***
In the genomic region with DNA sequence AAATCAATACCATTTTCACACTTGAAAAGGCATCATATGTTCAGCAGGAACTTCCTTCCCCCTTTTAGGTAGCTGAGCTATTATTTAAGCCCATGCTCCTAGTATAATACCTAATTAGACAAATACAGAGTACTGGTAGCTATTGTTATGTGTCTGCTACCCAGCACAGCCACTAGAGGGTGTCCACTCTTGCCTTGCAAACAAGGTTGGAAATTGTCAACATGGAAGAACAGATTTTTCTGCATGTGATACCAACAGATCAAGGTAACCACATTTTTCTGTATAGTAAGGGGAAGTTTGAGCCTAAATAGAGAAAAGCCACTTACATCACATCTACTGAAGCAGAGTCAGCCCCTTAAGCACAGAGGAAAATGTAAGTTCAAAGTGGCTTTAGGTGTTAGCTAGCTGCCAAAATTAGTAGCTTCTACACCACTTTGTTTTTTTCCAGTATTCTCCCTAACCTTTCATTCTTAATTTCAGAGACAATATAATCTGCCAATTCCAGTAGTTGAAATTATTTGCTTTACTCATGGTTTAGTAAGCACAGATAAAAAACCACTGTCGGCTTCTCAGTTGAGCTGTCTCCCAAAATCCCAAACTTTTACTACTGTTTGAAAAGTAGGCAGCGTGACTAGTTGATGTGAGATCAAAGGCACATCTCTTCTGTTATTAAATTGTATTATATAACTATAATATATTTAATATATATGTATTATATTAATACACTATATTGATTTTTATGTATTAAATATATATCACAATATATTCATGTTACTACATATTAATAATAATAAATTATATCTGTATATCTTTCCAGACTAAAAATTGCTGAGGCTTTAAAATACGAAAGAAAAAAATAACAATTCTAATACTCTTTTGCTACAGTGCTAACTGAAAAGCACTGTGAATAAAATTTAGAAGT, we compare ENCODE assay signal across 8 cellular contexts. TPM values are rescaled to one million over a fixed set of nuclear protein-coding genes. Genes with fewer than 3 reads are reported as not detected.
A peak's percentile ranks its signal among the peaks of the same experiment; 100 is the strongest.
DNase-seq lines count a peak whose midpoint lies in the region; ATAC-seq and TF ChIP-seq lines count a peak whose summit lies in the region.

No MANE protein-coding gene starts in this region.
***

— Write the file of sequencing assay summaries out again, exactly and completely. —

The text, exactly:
In the genomic region with DNA sequence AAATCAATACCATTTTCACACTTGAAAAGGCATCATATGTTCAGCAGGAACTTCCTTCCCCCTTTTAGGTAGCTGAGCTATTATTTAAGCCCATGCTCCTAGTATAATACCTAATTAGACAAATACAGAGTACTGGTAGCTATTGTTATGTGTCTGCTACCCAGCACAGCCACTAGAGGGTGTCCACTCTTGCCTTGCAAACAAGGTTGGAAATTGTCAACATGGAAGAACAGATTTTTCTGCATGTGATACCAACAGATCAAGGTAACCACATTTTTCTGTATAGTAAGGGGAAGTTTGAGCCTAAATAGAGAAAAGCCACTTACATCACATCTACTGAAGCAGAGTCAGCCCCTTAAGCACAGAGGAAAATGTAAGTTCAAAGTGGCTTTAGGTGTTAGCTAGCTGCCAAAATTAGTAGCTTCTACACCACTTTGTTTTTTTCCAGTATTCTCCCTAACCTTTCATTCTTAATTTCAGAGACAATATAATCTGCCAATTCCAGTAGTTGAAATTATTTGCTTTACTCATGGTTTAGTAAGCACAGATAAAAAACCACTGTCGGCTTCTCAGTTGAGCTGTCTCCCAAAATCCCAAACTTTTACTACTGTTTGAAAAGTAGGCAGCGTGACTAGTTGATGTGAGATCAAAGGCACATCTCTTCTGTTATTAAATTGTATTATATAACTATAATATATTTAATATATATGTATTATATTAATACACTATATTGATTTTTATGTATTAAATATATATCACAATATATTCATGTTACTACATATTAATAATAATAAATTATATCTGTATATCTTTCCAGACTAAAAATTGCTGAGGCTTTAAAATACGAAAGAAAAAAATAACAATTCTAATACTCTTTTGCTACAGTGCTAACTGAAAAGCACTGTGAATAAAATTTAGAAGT, we compare ENCODE assay signal across 8 cellular contexts. TPM values are rescaled to one million over a fixed set of nuclear protein-coding genes. Genes with fewer than 3 reads are reported as not detected.
A peak's percentile ranks its signal among the peaks of the same experiment; 100 is the strongest.
DNase-seq lines count a peak whose midpoint lies in the region; ATAC-seq and TF ChIP-seq lines count a peak whose summit lies in the region.

No MANE protein-coding gene starts in this region.